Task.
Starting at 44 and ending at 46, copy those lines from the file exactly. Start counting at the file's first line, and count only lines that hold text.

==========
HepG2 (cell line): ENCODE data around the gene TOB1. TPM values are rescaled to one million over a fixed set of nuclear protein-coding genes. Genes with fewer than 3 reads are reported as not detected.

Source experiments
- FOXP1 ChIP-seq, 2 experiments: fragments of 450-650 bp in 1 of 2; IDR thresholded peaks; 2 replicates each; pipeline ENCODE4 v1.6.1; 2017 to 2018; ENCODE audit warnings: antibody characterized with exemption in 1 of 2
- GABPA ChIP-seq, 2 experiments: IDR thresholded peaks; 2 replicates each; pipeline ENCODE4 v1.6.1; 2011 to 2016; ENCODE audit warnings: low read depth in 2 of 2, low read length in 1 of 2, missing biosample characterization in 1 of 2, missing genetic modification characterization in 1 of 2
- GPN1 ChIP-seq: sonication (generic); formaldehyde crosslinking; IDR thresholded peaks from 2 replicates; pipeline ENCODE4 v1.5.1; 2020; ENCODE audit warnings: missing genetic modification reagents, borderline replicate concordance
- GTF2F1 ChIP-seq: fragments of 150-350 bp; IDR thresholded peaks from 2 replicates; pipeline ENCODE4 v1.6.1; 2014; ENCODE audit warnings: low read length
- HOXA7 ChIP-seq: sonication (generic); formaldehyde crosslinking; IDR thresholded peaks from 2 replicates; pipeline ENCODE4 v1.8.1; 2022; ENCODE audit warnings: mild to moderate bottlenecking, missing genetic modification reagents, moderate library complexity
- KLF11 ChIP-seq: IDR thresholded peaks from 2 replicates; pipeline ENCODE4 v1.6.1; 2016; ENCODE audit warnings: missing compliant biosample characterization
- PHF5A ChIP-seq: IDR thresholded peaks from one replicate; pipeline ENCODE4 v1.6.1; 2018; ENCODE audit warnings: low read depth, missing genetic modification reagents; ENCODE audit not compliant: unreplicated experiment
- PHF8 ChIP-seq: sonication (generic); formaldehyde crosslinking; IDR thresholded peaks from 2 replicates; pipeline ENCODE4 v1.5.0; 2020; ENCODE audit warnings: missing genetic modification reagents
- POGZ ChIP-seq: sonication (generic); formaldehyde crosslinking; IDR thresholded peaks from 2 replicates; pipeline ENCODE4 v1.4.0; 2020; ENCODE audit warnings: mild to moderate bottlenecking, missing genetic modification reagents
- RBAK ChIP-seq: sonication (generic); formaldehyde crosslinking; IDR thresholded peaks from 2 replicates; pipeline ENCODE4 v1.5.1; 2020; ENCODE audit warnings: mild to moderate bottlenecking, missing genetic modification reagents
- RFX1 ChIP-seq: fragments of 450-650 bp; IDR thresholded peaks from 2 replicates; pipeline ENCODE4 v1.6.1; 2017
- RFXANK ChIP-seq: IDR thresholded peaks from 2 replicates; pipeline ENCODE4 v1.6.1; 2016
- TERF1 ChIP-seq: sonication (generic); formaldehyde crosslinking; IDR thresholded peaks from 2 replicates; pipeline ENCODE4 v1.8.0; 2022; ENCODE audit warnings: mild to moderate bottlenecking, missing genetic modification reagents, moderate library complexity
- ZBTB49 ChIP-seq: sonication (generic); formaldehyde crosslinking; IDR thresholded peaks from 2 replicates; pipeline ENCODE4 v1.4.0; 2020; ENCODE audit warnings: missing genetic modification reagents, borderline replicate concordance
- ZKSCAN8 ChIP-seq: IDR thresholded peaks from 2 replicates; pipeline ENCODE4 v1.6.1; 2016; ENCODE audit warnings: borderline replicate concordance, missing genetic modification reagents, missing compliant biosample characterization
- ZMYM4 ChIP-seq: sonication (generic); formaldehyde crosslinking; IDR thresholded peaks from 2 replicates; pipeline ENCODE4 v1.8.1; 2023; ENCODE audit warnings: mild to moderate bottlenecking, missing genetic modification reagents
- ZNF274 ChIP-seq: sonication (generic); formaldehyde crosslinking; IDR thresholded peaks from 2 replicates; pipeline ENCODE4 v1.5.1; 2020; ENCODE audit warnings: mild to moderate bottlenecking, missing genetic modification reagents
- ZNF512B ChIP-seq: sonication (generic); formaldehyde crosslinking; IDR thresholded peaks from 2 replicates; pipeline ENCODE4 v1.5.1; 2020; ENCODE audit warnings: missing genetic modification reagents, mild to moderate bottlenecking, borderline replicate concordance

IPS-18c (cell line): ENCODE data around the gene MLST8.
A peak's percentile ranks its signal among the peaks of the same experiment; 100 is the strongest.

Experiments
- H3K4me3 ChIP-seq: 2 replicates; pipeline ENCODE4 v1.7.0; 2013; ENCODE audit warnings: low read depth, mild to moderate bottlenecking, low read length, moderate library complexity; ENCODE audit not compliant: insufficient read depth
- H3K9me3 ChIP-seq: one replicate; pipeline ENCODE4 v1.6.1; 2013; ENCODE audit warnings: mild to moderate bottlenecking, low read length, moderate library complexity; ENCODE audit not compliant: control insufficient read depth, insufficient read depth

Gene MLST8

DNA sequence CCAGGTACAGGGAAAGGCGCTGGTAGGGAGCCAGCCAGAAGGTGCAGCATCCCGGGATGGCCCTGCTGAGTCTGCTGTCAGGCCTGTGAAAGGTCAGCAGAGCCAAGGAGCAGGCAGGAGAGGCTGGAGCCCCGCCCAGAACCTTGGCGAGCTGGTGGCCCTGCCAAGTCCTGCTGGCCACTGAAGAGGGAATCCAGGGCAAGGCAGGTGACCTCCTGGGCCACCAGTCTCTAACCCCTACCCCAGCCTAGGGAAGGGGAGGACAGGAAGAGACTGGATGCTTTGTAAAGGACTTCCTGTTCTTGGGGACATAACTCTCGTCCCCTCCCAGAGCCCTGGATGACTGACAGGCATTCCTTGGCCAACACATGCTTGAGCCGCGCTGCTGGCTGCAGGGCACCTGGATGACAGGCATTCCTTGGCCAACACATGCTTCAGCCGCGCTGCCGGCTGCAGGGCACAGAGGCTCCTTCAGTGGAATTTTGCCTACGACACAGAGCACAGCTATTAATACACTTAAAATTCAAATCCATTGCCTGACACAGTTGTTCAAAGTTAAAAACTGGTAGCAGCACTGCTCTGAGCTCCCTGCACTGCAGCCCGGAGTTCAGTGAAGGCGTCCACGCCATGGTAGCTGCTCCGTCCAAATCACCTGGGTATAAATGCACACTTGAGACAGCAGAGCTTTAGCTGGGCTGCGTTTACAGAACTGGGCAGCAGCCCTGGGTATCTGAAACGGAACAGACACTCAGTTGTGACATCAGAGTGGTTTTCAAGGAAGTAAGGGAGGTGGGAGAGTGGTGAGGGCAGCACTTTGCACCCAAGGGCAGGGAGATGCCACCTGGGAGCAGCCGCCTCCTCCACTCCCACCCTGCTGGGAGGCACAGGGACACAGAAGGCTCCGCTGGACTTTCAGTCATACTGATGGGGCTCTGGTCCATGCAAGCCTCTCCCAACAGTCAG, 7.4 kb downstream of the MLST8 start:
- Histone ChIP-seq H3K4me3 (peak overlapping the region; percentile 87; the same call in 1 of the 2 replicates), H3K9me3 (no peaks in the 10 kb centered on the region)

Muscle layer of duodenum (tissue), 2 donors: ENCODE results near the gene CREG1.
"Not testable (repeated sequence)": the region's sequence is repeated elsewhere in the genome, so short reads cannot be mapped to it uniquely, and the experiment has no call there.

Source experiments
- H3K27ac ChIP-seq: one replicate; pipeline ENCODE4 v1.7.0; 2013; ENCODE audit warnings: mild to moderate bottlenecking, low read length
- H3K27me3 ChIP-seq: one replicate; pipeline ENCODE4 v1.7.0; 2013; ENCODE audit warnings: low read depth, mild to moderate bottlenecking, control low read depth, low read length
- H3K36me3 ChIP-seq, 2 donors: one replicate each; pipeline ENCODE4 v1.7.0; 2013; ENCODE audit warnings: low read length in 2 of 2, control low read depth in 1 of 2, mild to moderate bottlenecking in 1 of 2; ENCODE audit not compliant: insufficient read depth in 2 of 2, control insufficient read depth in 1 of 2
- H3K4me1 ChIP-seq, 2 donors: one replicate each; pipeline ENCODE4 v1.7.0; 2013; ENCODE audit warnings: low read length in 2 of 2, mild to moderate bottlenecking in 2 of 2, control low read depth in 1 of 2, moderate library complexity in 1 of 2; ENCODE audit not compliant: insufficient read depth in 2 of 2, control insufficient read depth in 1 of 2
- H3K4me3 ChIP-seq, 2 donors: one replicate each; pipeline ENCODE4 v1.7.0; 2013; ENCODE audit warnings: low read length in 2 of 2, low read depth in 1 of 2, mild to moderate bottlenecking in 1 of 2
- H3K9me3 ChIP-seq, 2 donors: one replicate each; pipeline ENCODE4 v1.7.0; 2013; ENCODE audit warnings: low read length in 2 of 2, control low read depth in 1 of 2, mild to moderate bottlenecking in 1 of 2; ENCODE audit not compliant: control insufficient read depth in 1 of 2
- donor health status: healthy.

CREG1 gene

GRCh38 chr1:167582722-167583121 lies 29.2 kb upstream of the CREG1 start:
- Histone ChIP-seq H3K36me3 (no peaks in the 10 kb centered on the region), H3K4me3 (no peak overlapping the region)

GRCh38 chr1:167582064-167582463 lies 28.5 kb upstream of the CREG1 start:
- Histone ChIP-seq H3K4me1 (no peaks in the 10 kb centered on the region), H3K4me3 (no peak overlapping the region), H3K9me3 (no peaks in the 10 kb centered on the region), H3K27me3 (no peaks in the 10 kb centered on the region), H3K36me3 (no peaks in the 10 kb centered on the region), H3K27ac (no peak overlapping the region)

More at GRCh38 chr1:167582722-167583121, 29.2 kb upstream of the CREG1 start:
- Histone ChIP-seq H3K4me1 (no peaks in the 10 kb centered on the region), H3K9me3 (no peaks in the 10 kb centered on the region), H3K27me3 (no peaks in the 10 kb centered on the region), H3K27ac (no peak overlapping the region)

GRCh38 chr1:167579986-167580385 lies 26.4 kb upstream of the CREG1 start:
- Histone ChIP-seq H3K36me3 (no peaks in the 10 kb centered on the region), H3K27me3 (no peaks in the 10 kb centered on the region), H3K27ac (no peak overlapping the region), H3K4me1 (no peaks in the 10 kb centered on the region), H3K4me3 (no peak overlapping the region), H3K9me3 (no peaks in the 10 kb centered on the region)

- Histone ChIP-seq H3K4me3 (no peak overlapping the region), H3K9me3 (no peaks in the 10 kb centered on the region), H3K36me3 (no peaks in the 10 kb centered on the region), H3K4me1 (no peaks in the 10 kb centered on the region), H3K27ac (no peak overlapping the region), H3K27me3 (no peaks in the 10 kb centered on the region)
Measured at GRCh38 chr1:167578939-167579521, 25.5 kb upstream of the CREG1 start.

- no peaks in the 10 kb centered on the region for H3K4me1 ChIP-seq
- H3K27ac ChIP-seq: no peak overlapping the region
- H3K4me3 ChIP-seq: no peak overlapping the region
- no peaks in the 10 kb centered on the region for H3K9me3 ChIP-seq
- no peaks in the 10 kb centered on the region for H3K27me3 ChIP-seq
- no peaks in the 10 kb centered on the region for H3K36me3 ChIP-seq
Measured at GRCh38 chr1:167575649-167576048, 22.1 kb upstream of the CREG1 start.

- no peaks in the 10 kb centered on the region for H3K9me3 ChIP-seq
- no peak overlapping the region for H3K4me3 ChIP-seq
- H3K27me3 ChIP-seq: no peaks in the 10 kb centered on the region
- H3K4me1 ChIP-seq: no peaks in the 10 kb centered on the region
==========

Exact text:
More at GRCh38 chr1:167582722-167583121, 29.2 kb upstream of the CREG1 start:
- Histone ChIP-seq H3K4me1 (no peaks in the 10 kb centered on the region), H3K9me3 (no peaks in the 10 kb centered on the region), H3K27me3 (no peaks in the 10 kb centered on the region), H3K27ac (no peak overlapping the region)

GRCh38 chr1:167579986-167580385 lies 26.4 kb upstream of the CREG1 start: